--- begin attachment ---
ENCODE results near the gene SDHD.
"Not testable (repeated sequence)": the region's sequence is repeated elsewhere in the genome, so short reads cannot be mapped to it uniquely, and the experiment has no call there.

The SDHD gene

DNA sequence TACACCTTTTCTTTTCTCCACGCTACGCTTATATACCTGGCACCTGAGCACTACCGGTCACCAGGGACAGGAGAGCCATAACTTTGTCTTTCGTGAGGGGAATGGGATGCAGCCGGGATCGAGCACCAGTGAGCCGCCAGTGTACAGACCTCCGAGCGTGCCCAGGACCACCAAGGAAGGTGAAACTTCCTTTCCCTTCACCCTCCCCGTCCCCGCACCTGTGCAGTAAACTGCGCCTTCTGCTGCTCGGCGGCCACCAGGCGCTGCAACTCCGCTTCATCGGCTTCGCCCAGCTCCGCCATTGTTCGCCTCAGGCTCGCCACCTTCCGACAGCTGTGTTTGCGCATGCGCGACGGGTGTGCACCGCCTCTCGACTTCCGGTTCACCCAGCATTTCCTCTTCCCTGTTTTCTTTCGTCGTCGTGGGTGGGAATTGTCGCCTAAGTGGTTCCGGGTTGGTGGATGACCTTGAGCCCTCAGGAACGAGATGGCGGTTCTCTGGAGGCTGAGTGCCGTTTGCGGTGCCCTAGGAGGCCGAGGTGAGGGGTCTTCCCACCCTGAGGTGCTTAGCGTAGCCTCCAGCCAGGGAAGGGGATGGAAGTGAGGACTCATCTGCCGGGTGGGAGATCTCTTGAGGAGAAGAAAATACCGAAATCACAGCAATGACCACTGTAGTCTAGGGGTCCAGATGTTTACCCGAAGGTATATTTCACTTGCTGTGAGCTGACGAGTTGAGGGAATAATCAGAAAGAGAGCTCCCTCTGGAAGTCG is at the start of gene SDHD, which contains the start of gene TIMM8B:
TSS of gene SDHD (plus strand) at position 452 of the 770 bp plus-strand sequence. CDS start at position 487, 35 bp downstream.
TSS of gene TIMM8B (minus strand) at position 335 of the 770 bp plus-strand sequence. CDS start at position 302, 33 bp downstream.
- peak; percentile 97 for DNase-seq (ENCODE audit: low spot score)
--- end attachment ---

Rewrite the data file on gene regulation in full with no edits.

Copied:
ENCODE results near the gene SDHD.
"Not testable (repeated sequence)": the region's sequence is repeated elsewhere in the genome, so short reads cannot be mapped to it uniquely, and the experiment has no call there.

The SDHD gene

DNA sequence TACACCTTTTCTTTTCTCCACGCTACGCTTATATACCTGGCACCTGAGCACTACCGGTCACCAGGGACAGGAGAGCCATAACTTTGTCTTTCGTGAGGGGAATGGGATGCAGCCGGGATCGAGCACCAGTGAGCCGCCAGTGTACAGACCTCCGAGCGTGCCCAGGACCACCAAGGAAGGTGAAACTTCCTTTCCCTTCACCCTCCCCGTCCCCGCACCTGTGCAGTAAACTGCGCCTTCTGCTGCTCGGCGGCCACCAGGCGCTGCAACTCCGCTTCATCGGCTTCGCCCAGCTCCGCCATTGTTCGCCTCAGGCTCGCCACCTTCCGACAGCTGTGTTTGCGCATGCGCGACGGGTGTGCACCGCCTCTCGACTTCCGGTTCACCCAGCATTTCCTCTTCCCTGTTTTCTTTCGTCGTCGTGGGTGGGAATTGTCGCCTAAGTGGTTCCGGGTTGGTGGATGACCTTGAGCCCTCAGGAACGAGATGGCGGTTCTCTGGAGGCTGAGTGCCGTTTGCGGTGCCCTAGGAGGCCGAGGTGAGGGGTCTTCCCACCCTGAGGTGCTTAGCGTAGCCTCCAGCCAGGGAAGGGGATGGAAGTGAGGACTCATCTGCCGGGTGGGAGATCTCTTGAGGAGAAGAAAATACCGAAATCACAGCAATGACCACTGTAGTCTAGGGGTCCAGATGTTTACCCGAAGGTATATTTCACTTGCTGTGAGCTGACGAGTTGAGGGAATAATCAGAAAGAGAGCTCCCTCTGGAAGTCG is at the start of gene SDHD, which contains the start of gene TIMM8B:
TSS of gene SDHD (plus strand) at position 452 of the 770 bp plus-strand sequence. CDS start at position 487, 35 bp downstream.
TSS of gene TIMM8B (minus strand) at position 335 of the 770 bp plus-strand sequence. CDS start at position 302, 33 bp downstream.
- peak; percentile 97 for DNase-seq (ENCODE audit: low spot score)